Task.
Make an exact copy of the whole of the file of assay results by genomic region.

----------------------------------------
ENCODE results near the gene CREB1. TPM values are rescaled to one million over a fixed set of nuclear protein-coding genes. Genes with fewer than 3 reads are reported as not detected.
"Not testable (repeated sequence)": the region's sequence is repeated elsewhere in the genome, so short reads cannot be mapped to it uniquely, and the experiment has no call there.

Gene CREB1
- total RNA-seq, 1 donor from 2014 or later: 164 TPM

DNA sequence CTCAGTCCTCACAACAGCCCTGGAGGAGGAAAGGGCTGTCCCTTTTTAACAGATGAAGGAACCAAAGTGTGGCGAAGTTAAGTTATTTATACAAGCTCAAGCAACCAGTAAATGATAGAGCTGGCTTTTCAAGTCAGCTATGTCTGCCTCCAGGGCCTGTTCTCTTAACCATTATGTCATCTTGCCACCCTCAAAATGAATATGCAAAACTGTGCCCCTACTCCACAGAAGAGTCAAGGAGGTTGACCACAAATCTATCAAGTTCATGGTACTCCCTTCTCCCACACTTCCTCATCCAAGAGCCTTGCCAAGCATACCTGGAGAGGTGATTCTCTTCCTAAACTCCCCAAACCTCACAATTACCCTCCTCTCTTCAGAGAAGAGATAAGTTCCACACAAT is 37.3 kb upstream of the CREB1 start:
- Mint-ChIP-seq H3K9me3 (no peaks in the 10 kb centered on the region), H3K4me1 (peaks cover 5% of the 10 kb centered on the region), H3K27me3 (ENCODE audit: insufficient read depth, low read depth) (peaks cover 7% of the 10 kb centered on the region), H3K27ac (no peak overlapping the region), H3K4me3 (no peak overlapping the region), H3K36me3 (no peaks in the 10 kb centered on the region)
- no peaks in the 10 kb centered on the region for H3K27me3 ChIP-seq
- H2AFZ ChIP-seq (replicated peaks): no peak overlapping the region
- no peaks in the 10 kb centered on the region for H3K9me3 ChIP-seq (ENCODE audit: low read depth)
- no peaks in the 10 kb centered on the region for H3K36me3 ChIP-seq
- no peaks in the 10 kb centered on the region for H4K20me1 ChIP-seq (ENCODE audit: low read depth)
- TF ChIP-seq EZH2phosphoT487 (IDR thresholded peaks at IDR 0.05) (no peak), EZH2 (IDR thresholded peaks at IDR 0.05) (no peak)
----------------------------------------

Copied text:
ENCODE results near the gene CREB1. TPM values are rescaled to one million over a fixed set of nuclear protein-coding genes. Genes with fewer than 3 reads are reported as not detected.
"Not testable (repeated sequence)": the region's sequence is repeated elsewhere in the genome, so short reads cannot be mapped to it uniquely, and the experiment has no call there.

Gene CREB1
- total RNA-seq, 1 donor from 2014 or later: 164 TPM

DNA sequence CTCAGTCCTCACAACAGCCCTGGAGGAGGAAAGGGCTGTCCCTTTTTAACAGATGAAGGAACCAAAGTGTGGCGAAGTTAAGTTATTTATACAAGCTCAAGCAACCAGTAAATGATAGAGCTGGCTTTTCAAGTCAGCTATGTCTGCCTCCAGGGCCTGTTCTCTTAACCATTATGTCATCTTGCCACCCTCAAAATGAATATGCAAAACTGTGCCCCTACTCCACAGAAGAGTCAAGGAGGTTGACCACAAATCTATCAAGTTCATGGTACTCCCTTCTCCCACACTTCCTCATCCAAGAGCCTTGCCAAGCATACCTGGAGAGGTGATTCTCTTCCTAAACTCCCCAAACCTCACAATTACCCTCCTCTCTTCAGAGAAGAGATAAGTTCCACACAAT is 37.3 kb upstream of the CREB1 start:
- Mint-ChIP-seq H3K9me3 (no peaks in the 10 kb centered on the region), H3K4me1 (peaks cover 5% of the 10 kb centered on the region), H3K27me3 (ENCODE audit: insufficient read depth, low read depth) (peaks cover 7% of the 10 kb centered on the region), H3K27ac (no peak overlapping the region), H3K4me3 (no peak overlapping the region), H3K36me3 (no peaks in the 10 kb centered on the region)
- no peaks in the 10 kb centered on the region for H3K27me3 ChIP-seq
- H2AFZ ChIP-seq (replicated peaks): no peak overlapping the region
- no peaks in the 10 kb centered on the region for H3K9me3 ChIP-seq (ENCODE audit: low read depth)
- no peaks in the 10 kb centered on the region for H3K36me3 ChIP-seq
- no peaks in the 10 kb centered on the region for H4K20me1 ChIP-seq (ENCODE audit: low read depth)
- TF ChIP-seq EZH2phosphoT487 (IDR thresholded peaks at IDR 0.05) (no peak), EZH2 (IDR thresholded peaks at IDR 0.05) (no peak)